By Alice Klein
I feel like I’ve landed on an alien planet. I’m walking across the surface of a breast cancer cell as drug nanoparticles whizz past my head like spaceships. One of the particles suddenly crashes in front of me, and I teeter on the edge of an abyss as it is sucked through the surface. It feels real – and in a sense, it is.
The cell I am exploring in virtual reality is not a conceptual model. John McGhee of the University of New South Wales in Sydney, Australia, and his colleagues have used high-resolution electron-microscope data to reconstruct a real-life cancer cell from a human breast in three-dimensional CGI.
I take a tour of the cell’s interior, tiptoeing around the nucleus, mitochondria and endosomes while they gently bob in the liquid cytosol.
McGhee’s idea is that chemists and cell biologists can put on a virtual-reality headset and get a better feel for the minuscule environments they are researching and engineering. For instance, they can watch virtual simulations of the different ways in which nanoparticle drugs are gobbled up by cancer cells, potentially aiding the drug-design process.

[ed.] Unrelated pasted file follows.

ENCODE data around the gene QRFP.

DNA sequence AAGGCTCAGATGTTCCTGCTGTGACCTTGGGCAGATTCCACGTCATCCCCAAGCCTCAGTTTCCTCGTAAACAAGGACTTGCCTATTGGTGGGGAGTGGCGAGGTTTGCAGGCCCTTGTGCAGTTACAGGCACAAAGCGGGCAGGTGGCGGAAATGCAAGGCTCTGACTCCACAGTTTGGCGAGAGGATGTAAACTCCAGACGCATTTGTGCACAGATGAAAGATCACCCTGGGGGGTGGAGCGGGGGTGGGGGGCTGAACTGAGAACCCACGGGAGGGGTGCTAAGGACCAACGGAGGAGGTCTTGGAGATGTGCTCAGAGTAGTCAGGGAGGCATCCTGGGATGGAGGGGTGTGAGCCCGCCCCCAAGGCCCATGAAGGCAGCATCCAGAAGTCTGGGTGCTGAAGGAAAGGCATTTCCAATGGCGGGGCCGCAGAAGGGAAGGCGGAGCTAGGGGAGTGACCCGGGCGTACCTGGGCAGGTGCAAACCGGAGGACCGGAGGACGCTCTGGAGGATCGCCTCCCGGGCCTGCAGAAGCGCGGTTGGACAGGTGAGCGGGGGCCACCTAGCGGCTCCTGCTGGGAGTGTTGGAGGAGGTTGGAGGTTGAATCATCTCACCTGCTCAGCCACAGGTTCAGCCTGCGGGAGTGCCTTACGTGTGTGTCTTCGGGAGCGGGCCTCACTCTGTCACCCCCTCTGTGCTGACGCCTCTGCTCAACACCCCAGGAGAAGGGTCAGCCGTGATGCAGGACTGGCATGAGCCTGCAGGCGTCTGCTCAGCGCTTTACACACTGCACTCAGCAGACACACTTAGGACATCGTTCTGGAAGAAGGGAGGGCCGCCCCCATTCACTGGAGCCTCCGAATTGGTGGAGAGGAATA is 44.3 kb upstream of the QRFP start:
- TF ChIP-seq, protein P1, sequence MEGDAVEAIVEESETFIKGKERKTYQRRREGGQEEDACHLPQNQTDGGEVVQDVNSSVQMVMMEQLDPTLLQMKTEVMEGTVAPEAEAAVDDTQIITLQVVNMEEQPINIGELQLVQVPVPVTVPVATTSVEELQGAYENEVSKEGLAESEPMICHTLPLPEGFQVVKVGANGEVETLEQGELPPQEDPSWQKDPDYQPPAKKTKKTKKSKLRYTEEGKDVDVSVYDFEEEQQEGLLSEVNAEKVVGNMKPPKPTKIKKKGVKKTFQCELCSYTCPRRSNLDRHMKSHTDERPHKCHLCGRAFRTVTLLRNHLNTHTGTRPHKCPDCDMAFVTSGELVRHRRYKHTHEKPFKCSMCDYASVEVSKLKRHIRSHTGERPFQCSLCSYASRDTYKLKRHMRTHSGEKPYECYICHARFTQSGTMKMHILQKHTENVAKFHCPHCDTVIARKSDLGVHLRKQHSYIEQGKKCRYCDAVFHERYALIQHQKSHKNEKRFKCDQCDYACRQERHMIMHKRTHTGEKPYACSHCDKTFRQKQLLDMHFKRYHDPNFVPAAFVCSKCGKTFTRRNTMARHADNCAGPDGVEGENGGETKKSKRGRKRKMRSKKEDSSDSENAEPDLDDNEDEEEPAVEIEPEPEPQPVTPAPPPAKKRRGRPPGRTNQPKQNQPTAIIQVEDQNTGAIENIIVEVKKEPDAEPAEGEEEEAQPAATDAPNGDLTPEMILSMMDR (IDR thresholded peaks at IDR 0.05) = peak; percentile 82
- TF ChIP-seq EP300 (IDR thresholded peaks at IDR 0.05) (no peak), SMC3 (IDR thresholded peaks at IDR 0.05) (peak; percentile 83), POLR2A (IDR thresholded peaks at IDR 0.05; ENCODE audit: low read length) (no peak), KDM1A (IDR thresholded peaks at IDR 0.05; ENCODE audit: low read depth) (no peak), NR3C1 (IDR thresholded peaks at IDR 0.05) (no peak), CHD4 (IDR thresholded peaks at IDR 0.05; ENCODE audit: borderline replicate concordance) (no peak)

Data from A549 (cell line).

The technology succeeds in drawing me in. When it’s time to zoom back out to a human scale, I’m surprised to realise that full-size Alice has been padding around a 3-by-3-metre patch of carpet for the last 5 minutes.
Not just a gimmick
The next step is to find clinical applications for the technology. McGhee’s lab is conducting a study in which information from MRI and CT scans is used to create 3D virtual representations of the arteries of people who have had strokes. These people can then walk through their own arteries and see the size and locations of cholesterol build-up.
“It’s a bit of a blue-sky project, but if you could walk down your own aorta and see the arterial plaques, maybe it would improve your rehab and rate of recovery,” says McGhee.
Only three people have tested the technology so far, but the feedback has been overwhelmingly positive, he says. “Before, they would be looking at a 2D scan in a doctor’s office, but now they can actually see what’s going on.”
The opportunities to help people understand the medical processes they undergo are broad, but it is important to have a firm grip on the line between fact and fiction, says McGhee.
“How much should you augment data in the pursuit of a narrative, and at what point do you lose sight of the science that started it all? These are the questions that keep us up at night.”